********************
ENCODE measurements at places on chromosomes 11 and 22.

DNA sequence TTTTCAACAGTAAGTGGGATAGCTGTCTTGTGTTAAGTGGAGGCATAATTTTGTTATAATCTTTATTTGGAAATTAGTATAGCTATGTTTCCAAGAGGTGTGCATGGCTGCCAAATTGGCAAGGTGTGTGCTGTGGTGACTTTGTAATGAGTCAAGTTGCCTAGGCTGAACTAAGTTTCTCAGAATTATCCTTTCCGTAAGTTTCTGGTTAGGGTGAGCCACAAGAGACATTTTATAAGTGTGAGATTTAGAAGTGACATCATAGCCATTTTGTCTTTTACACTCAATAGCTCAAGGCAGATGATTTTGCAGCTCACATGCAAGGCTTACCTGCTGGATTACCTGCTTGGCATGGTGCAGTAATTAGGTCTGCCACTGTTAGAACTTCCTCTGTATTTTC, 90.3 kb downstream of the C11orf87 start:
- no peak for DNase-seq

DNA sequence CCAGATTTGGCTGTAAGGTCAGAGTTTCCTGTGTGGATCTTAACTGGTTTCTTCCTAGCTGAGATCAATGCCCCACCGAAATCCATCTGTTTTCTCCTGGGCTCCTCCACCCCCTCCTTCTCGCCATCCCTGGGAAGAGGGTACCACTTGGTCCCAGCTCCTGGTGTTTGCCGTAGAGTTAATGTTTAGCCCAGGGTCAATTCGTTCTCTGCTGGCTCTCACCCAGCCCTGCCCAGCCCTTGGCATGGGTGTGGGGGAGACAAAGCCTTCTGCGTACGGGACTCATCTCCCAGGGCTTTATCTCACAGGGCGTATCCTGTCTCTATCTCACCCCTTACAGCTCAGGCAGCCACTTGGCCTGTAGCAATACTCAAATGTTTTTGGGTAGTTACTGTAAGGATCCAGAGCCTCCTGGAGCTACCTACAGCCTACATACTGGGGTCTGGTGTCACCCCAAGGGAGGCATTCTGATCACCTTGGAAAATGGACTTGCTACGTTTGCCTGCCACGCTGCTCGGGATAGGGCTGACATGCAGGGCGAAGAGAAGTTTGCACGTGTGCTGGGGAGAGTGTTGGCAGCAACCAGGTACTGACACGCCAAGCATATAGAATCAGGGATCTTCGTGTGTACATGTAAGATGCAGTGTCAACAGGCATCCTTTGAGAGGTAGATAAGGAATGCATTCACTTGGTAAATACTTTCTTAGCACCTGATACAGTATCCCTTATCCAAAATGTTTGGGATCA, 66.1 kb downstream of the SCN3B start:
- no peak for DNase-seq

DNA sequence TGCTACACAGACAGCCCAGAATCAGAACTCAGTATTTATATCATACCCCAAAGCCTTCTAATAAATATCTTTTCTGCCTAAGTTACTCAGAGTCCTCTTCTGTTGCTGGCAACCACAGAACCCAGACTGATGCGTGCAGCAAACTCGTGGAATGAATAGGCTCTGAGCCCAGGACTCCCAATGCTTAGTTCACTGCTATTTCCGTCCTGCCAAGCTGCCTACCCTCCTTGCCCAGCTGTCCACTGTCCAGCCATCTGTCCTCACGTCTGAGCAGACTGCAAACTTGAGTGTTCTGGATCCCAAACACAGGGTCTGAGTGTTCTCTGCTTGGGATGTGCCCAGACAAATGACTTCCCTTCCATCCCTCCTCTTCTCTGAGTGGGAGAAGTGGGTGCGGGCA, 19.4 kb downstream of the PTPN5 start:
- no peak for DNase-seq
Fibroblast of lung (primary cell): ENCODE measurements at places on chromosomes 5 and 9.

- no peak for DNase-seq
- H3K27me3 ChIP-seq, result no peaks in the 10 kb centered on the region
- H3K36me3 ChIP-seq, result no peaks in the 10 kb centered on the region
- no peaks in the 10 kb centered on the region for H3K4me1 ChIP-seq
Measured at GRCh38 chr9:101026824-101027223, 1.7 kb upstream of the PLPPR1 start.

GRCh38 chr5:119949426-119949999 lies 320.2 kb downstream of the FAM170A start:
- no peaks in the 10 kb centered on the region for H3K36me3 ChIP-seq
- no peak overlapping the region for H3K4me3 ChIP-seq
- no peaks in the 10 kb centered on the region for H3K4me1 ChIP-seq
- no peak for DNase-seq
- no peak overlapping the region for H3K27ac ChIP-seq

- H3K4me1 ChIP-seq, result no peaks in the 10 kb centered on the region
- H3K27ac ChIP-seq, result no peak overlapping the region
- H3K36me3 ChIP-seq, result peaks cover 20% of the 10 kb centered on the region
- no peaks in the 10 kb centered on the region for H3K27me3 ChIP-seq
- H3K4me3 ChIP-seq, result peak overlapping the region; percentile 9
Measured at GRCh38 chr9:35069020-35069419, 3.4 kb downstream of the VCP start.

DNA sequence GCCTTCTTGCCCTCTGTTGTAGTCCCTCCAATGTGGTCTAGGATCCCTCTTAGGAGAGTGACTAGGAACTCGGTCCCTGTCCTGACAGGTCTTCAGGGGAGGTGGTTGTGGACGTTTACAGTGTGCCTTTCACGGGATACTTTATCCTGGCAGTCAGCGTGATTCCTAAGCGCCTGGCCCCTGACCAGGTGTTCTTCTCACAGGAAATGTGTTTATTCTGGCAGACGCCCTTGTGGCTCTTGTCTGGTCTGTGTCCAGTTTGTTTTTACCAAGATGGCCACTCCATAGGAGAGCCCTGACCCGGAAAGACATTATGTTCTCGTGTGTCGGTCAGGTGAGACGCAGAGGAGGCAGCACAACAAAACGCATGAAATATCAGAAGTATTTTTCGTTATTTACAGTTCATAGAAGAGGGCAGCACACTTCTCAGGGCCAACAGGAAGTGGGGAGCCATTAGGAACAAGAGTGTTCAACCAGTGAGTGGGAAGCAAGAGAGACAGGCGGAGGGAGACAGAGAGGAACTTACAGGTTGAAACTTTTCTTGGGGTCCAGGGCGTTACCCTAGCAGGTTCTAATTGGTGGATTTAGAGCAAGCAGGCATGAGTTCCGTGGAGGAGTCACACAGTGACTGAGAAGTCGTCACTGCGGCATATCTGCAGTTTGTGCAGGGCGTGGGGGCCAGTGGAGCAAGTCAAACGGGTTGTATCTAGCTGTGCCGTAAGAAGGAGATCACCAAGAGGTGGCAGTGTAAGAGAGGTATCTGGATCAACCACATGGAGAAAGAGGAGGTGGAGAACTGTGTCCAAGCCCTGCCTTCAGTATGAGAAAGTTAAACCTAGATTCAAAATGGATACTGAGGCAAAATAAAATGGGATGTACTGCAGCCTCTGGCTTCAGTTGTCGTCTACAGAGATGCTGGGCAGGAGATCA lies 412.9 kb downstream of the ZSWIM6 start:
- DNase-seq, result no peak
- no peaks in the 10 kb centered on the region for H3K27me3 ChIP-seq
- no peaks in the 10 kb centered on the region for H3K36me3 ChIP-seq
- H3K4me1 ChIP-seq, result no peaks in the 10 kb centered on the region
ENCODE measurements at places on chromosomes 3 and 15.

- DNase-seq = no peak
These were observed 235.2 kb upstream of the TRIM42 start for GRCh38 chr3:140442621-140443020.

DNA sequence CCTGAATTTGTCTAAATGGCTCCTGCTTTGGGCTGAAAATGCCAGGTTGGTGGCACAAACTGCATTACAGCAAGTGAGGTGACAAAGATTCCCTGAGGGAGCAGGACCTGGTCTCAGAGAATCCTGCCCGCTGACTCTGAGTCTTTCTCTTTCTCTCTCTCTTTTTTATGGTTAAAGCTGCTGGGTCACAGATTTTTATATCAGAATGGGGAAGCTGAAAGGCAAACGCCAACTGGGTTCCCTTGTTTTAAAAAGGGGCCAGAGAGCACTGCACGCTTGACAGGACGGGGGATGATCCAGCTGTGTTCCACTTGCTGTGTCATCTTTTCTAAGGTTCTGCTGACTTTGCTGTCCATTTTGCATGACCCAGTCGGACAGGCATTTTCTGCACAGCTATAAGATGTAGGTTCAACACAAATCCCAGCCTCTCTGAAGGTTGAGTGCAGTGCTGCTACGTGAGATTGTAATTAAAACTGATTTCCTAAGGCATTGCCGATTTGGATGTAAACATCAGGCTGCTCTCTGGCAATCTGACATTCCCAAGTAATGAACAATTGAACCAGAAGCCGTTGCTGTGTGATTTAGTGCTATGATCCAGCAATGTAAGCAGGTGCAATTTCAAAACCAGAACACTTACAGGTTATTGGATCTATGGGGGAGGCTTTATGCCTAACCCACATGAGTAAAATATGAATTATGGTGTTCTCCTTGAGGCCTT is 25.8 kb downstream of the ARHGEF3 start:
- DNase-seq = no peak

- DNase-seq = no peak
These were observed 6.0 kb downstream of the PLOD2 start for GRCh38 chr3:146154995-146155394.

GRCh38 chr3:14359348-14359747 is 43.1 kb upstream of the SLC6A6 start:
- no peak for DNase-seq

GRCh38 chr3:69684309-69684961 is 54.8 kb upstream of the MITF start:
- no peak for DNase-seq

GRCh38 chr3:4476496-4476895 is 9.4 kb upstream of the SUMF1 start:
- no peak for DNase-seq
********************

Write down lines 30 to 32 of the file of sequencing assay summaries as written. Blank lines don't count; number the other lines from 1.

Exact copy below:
- H3K4me1 ChIP-seq, result no peaks in the 10 kb centered on the region
ENCODE measurements at places on chromosomes 3 and 15.

- DNase-seq = no peak